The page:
Harvard's Advice on Caregiver Resources
Caregiving is one of the most heartbreaking, difficult tasks around. Compounding all the obstacles is a feeling of being alone, that you are the only one in your endeavor. All too often, caregivers can’t rely on family for a number of reasons: distance, conflict, even a small or nonexistent family. But you can get help from organizations geared toward caregivers. And that can help you in facing the challenge of looking after a loved one.The experts at Harvard Medical School have compiled a list of services and resources that caregivers can access:
Respite care workers. These aides provide caregivers with time off from their caregiving duties. They are usually hired for short-term duties.
Transportation services. Free or low-cost transportation to doctor appointments may be available for seniors or disabled people. Ask local community or religious organizations as well as councils on aging and local senior centers.
Adult day care. According to the Harvard experts, such programs have helpful assistance, but what the package consists of can very. Some features can include nursing care, meals, transportation to and fron the center, and possibilities for interaction through social activities. Additionally, they may help with personal care tasks such as help with bathing. They can be invaluable in offering a caregiver some respite.
Certified nurse’s aides. If you need in-home help, these aides can assist with bathing, dressing and personal care tasks. But, the Harvard experts caution, they aren’t nurses and can’t give medication.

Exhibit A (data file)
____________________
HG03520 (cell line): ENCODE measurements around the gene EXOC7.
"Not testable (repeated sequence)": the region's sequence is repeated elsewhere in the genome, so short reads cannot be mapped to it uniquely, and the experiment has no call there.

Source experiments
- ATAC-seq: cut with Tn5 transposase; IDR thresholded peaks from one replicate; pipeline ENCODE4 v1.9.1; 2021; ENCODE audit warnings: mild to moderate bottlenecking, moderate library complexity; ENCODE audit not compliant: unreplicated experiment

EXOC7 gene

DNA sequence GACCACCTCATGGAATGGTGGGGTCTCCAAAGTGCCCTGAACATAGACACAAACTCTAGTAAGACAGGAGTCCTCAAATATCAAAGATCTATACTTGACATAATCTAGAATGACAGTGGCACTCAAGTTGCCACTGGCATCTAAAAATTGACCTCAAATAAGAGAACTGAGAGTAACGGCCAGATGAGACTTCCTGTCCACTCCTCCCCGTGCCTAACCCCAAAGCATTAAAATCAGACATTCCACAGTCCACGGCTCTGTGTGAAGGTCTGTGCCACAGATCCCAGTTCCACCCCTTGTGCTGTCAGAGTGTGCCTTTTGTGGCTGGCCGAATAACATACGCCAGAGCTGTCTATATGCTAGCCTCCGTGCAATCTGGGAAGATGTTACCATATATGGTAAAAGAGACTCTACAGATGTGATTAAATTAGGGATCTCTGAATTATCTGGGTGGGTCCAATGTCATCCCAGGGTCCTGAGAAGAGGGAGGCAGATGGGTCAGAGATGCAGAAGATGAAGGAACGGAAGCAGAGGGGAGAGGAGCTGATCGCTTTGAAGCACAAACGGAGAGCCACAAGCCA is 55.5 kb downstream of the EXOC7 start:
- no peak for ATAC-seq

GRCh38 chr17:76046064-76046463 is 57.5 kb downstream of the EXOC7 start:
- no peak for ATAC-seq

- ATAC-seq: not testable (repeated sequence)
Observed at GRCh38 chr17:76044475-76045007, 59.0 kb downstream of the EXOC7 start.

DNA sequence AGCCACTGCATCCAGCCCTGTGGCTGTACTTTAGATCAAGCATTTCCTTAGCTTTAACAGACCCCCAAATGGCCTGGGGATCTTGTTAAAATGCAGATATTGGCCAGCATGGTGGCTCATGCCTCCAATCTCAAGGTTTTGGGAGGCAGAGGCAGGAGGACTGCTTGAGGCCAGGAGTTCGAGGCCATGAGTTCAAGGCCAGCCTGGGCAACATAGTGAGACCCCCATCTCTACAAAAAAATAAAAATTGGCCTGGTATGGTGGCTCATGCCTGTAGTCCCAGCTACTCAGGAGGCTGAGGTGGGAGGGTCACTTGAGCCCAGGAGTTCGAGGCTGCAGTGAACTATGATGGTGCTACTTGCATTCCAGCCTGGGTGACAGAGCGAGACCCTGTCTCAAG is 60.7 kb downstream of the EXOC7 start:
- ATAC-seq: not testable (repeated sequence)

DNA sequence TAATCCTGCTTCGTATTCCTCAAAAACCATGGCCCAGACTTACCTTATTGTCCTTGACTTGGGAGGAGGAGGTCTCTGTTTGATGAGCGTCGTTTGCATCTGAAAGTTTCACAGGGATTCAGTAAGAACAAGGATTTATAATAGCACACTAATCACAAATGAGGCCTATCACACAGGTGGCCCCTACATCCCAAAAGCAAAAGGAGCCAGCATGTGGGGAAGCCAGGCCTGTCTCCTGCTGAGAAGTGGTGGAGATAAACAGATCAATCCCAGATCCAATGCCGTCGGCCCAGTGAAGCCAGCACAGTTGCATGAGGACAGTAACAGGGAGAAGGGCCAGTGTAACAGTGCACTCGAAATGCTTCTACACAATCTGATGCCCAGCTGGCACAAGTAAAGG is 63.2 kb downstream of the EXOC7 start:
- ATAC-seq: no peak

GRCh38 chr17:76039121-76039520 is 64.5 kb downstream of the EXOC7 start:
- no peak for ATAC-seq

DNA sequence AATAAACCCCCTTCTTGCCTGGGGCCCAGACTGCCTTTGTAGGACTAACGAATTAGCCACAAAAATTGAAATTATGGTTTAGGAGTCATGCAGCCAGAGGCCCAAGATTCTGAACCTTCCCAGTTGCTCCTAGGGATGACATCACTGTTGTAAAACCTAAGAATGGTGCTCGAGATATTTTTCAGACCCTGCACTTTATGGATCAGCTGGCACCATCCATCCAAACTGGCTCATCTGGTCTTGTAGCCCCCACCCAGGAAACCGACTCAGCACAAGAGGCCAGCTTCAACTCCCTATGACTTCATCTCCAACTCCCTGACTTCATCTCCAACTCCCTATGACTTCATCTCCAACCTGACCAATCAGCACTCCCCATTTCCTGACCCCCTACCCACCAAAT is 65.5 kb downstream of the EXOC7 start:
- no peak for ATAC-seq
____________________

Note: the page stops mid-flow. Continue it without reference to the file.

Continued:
Hired companions and homemakers. These aides provide help with practical and not specifically health-related tasks. They can help with grocery shopping, cooking and doing laundry, and can also be a companion for your loved one. (Editor’s note: Some people hire college students for jobs like these. It’s best if you go through a college employment office or get a reference from a friend you trust. Supervise the first few times the companion is on the job, to make sure he or she knows the right routines.)
Home health aides. According to the Harvard experts, home health aides perform services like bathing and dressing, and may do light housekeeping also.
Meal programs. Check the Meals on Wheels Association of America (703-548-5558, or www.mowaa.org) to see if hot, nutritious meals are available. You can also ask senior centers, religious organizations or community groups if they have a program.
There are more comprehensive options available as well:
Physical, occupational, or speech therapists. According to the Harvard experts, these therapists, who are trained professionals, may do in-home therapy sessions.